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Sunday, August 29, 2004

Good news from Saudi Arabia?

Sometimes it helps, when Americans grow so short-sighted as to turn "liberalism" into a bad word, to step back and see how important liberalism really is — as in places where people could really use some:

Even as Saudi Arabia struggles internally with violent extremists and externally with its image as the country that produced most of the attackers of Sept. 11, 2001, the desert kingdom's rulers are moving on multiple fronts to modernize and moderate their nation.

Partial local elections are scheduled, starting in October, for the first time in the kingdom's history.

A series of highly publicized national dialogues is opening public discussion on religious and social topics, ranging from the sensitive to the previously taboo.

Women are increasingly outspoken in asserting their rights to participate in society, both economically and politically.

And the rigid religious hierarchy that a few years ago was sending morality police into the streets to enforce an extremely strict version of Islam is seeing its powers erode.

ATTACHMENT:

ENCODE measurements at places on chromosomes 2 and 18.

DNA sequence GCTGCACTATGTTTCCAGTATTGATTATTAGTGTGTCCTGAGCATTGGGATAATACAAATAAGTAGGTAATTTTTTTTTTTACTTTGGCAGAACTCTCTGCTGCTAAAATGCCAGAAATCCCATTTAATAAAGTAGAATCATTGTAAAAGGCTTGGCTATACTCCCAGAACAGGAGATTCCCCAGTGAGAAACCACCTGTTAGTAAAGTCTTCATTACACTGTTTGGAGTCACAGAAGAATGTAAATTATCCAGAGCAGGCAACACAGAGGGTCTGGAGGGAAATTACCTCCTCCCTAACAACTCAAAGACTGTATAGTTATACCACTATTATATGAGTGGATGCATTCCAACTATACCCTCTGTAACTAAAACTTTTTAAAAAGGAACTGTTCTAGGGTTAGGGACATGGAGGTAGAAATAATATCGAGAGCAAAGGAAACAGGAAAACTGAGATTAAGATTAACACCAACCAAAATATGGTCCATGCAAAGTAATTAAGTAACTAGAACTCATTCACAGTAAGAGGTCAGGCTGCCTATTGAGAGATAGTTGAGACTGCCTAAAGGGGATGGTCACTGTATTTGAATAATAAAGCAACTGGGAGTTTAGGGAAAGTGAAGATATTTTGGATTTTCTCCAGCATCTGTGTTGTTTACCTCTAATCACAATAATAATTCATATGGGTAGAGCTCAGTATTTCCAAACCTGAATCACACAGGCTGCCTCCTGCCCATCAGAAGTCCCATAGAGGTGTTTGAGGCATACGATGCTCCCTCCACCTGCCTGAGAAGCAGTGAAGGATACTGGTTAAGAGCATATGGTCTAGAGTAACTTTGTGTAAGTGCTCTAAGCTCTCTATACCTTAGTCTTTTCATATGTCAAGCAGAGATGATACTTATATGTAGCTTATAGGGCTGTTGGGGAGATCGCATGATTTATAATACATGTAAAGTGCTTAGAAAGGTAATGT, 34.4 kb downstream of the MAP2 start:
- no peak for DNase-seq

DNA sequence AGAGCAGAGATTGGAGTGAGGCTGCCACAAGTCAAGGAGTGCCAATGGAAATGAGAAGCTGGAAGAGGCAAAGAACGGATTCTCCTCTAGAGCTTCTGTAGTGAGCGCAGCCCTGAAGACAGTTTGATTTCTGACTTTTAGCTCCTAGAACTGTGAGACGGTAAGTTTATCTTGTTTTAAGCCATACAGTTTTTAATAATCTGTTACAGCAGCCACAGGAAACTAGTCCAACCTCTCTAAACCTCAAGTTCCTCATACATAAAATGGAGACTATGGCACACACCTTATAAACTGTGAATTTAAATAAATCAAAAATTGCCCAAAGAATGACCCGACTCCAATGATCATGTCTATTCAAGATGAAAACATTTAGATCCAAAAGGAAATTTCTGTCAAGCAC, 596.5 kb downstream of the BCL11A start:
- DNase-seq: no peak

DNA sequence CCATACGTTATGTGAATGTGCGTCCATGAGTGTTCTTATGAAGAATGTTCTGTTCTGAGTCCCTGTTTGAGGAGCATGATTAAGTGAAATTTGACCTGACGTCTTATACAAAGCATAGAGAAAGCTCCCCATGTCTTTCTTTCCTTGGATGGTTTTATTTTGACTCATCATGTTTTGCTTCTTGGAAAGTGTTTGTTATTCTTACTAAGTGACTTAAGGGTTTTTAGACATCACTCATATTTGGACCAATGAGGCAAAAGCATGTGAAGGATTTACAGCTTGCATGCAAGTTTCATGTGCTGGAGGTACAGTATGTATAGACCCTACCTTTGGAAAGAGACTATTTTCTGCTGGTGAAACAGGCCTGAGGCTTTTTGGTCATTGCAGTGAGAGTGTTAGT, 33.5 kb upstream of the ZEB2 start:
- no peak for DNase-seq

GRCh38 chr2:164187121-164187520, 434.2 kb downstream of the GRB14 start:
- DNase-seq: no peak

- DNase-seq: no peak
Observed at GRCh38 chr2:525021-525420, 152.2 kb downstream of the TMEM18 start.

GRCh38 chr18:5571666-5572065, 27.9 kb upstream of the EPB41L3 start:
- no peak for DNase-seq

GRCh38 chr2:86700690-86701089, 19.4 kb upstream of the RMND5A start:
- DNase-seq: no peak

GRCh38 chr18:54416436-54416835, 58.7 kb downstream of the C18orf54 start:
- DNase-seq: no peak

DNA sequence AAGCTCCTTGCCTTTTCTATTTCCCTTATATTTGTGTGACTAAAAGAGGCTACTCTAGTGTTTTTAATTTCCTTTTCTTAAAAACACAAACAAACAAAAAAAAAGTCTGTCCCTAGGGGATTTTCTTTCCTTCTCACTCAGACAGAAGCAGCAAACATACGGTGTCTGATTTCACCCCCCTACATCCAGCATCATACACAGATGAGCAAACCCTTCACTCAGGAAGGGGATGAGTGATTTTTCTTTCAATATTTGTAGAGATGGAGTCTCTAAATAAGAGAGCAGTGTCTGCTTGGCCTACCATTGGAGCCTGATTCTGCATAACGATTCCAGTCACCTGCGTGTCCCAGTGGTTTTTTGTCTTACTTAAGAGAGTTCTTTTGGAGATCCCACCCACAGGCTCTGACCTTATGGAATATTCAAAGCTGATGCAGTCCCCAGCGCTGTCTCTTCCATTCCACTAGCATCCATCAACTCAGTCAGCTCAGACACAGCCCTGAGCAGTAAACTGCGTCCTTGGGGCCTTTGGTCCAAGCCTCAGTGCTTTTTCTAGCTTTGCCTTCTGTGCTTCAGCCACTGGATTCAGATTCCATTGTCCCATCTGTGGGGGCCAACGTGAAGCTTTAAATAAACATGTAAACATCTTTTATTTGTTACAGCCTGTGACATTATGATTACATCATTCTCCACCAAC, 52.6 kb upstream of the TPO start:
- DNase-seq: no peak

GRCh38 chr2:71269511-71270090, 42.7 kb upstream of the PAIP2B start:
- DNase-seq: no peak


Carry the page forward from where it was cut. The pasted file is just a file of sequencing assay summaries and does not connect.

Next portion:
None of this means irrevocable change has occurred toward moderation or liberalism in Saudi Arabia, the world's most austere Muslim nation. Critics say that the pace is far too slow and that change is coming not because it is seen as good for the average citizen but because since Sept. 11, the United States is demanding it. Others say the changes are occurring because Saudi Arabia itself has become a target of deadly Al Qaeda-linked terror attacks that have killed more than 50 people, most of them Saudis, in recent months.

But there is broad agreement that the momentum for change has not been this strong since 1979, when a radically different set of regional and international circumstances pushed Saudi rulers into what would prove a disastrous adventure with Islamic extremists.

The rest of the story is fascinating. ("Vote nears, Saudis push to modernize," Charles A. Radin, Boston Globe 8.29.04)

Copyright © 2004 by Philocrites | Posted 29 August 2004 at 9:37 AM

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